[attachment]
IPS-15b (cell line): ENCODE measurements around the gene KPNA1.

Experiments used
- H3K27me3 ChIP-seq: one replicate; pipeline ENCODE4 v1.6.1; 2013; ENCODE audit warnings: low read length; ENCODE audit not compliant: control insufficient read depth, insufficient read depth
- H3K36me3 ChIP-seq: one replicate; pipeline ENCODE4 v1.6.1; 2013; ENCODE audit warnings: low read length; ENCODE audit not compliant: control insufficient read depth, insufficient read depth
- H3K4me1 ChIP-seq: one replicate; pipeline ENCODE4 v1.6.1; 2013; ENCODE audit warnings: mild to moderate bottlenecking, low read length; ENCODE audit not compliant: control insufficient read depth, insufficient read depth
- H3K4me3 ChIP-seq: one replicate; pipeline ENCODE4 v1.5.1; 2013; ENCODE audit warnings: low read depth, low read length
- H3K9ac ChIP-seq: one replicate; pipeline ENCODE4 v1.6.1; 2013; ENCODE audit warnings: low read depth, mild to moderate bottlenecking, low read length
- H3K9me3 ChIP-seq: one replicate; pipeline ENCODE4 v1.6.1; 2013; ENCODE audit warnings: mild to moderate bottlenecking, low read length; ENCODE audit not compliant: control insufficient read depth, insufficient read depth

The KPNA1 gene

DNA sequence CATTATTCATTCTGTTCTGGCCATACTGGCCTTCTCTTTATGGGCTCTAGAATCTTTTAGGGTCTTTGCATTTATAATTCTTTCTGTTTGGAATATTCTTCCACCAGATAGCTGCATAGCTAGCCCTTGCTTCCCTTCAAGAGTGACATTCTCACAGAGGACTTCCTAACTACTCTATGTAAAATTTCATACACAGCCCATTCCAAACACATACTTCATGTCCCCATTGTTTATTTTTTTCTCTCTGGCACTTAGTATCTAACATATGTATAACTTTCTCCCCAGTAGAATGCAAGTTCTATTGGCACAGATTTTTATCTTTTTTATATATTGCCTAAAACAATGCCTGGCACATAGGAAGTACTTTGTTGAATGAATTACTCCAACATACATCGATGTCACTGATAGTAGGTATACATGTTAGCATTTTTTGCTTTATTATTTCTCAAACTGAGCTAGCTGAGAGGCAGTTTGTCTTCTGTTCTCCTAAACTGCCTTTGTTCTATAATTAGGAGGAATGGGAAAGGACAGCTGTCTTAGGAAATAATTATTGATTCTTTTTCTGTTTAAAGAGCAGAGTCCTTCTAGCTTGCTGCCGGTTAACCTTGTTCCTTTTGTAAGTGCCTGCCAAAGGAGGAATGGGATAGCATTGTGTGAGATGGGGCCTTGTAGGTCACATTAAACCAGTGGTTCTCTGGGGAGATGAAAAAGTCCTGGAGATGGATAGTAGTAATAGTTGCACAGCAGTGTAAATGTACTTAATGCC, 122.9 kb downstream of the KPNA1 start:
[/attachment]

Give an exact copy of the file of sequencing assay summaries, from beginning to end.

IPS-15b (cell line): ENCODE measurements around the gene KPNA1.

Experiments used
- H3K27me3 ChIP-seq: one replicate; pipeline ENCODE4 v1.6.1; 2013; ENCODE audit warnings: low read length; ENCODE audit not compliant: control insufficient read depth, insufficient read depth
- H3K36me3 ChIP-seq: one replicate; pipeline ENCODE4 v1.6.1; 2013; ENCODE audit warnings: low read length; ENCODE audit not compliant: control insufficient read depth, insufficient read depth
- H3K4me1 ChIP-seq: one replicate; pipeline ENCODE4 v1.6.1; 2013; ENCODE audit warnings: mild to moderate bottlenecking, low read length; ENCODE audit not compliant: control insufficient read depth, insufficient read depth
- H3K4me3 ChIP-seq: one replicate; pipeline ENCODE4 v1.5.1; 2013; ENCODE audit warnings: low read depth, low read length
- H3K9ac ChIP-seq: one replicate; pipeline ENCODE4 v1.6.1; 2013; ENCODE audit warnings: low read depth, mild to moderate bottlenecking, low read length
- H3K9me3 ChIP-seq: one replicate; pipeline ENCODE4 v1.6.1; 2013; ENCODE audit warnings: mild to moderate bottlenecking, low read length; ENCODE audit not compliant: control insufficient read depth, insufficient read depth

The KPNA1 gene

DNA sequence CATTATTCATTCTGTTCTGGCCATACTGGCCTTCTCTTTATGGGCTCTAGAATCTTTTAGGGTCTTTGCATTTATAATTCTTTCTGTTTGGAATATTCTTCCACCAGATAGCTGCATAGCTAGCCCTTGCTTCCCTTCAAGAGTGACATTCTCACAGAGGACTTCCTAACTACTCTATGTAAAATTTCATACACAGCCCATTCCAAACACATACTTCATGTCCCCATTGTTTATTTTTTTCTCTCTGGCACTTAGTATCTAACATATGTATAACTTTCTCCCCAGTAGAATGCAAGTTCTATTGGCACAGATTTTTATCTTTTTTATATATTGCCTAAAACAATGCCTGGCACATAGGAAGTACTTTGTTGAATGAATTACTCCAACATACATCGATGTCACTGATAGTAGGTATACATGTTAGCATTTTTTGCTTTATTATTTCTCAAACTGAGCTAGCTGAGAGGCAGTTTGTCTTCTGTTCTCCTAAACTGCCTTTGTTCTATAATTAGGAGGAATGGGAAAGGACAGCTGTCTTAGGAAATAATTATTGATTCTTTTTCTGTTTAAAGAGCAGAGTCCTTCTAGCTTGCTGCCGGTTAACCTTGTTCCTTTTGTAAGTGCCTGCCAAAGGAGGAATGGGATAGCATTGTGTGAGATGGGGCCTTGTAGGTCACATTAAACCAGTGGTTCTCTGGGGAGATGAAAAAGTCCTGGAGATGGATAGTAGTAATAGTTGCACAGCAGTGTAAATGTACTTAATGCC, 122.9 kb downstream of the KPNA1 start: